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Journal by hubie

An FYI to those of you who will be in the United States in October 2023 and April 2024. Here is an American Institute of Physics press release regarding a story in the journal The Physics Teacher on prepping for the two upcoming North American eclipses:

WASHINGTON, May 3, 2023 – This year and next, Americans will have the extraordinary opportunity to witness two solar eclipses as both will be visible throughout the continental U.S. On Oct. 14, 2023, the moon will obscure all but a small annulus of the sun, producing a “ring of fire” eclipse. On April 8, 2024, the eclipse will be total in a band stretching from Texas to Maine.

Both occurrences promise to be remarkable events and teachable moments. But preparation is essential.

In The Physics Teacher, co-published by AIP Publishing and the American Association of Physics Teachers, astronomer Douglas Duncan of the University of Colorado provides a practical playbook to help teachers, students, and the general public prepare for the eclipse events. He also shares ways to fundraise for schools and organizations and guidance for safe eclipse-viewing. The Fiske Planetarium, which Duncan used to direct, is also producing short videos about the upcoming eclipses.

“According to NASA surveys, over 100 million Americans watched the 2017 eclipse in person or via media,” said Duncan. “That was when a total eclipse crossed the U.S., with totality viewable in Wyoming, where Motel 6 rooms in the state were going for $800 a night if you didn’t book far in advance. A total eclipse is worth traveling to. It is incredible, and people remember it their whole life.”

A self-described eclipse-chaser who has himself witnessed 12 eclipses beginning in 1970, Duncan emphasizes the importance of eye protection. He cites two companies that produce inexpensive glasses for viewing the sun and advises event organizers to order them well in advance: Solar ‎Eclipse Glasses and Rainbow Symphony.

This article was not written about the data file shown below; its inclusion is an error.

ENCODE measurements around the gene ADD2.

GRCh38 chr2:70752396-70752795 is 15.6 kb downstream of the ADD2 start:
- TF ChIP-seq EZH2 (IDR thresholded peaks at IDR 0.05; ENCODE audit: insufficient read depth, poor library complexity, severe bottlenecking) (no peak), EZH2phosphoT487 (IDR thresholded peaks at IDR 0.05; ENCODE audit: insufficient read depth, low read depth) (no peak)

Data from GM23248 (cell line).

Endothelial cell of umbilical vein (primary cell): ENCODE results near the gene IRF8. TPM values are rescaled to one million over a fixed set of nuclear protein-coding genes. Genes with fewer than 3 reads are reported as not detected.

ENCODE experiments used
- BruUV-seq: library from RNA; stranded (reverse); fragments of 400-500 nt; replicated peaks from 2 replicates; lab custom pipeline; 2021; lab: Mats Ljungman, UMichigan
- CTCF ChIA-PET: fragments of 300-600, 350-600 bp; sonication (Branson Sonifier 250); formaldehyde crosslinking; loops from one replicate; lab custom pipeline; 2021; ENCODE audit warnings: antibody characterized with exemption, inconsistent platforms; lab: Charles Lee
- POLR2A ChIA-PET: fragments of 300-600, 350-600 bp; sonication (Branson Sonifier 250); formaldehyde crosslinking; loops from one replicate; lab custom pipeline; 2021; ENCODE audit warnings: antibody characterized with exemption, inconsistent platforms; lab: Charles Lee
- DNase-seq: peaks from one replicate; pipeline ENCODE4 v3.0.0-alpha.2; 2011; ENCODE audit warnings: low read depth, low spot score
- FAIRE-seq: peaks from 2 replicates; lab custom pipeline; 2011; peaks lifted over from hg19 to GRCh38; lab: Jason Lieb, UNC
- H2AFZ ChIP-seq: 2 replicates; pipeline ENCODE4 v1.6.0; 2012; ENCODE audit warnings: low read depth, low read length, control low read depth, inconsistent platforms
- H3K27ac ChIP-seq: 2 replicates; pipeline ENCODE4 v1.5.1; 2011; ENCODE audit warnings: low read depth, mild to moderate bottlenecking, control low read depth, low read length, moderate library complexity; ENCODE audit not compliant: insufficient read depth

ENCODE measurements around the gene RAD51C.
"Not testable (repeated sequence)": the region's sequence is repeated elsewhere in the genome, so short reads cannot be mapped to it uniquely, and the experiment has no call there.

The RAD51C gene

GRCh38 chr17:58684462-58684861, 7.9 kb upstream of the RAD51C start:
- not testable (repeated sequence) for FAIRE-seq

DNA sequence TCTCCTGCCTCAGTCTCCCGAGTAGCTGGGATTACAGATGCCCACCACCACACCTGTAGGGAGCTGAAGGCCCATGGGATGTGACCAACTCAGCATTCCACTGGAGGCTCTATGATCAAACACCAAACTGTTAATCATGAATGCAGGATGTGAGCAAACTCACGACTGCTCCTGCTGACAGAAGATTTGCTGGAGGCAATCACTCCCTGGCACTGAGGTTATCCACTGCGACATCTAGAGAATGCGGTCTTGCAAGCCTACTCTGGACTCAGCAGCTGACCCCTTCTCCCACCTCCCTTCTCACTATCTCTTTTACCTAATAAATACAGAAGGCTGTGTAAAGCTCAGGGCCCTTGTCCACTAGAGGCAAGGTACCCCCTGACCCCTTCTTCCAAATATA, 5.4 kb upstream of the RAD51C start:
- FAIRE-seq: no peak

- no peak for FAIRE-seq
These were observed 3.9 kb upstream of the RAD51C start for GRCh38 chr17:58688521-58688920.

Additionally, after observing spectators at previous eclipses using their phones to snap pictures, Duncan developed Solar Snap, a filter and app to enable safe and effective smart phone photography for such events.

With small groups, Duncan suggests using binoculars to project an image of the sun so that viewers can safely observe the spectacle transposed onto a sheet of paper.

Duncan’s paper is, above all, a rallying cry.

“Organizing, spreading the word, and planning ahead will be key to making the most of these events,” said Duncan. “If you’re a student, talk to your teachers or principal. If you’re organizing a large viewing event, think about the various logistics. Much of the onus is on us – teachers, students, communities.”

Anyone have any good eclipse chasing stories to share? We drove over 600 miles (about 1 Mm for those of you who prefer those other kind of units) to get into the path of totality for the 2017 eclipse and it was well worth it, and we're planning on where we want to be for 2024. Order your eclipse glasses now because I remember they were very hard to get in the run up to the 2017 eclipse and there were some questionable ones being sold on Amazon.